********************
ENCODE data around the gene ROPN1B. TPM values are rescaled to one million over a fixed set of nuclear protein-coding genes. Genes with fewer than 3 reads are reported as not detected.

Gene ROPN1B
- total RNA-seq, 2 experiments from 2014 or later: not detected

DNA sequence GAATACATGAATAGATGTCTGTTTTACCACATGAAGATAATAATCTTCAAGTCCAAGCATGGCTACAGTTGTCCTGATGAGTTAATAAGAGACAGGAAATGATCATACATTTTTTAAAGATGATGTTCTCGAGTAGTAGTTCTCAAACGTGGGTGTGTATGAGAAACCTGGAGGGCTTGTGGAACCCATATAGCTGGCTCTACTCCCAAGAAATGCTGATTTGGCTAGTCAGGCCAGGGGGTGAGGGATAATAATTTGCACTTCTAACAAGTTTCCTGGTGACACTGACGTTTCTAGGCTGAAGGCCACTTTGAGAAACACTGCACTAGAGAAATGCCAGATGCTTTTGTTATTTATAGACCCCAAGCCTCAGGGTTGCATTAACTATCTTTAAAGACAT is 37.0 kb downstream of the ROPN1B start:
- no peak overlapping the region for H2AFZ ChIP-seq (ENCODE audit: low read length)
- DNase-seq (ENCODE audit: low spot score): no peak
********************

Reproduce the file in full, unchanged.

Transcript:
ENCODE data around the gene ROPN1B. TPM values are rescaled to one million over a fixed set of nuclear protein-coding genes. Genes with fewer than 3 reads are reported as not detected.

Gene ROPN1B
- total RNA-seq, 2 experiments from 2014 or later: not detected

DNA sequence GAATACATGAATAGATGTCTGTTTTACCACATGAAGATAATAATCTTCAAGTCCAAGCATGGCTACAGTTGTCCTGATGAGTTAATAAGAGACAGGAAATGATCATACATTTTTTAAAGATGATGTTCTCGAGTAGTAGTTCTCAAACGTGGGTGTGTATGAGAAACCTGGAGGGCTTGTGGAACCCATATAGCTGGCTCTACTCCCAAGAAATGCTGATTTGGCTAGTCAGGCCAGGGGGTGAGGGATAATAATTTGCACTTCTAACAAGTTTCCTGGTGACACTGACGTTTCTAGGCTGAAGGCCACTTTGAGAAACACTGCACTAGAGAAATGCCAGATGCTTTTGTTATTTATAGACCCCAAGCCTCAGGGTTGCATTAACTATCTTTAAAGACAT is 37.0 kb downstream of the ROPN1B start:
- no peak overlapping the region for H2AFZ ChIP-seq (ENCODE audit: low read length)
- DNase-seq (ENCODE audit: low spot score): no peak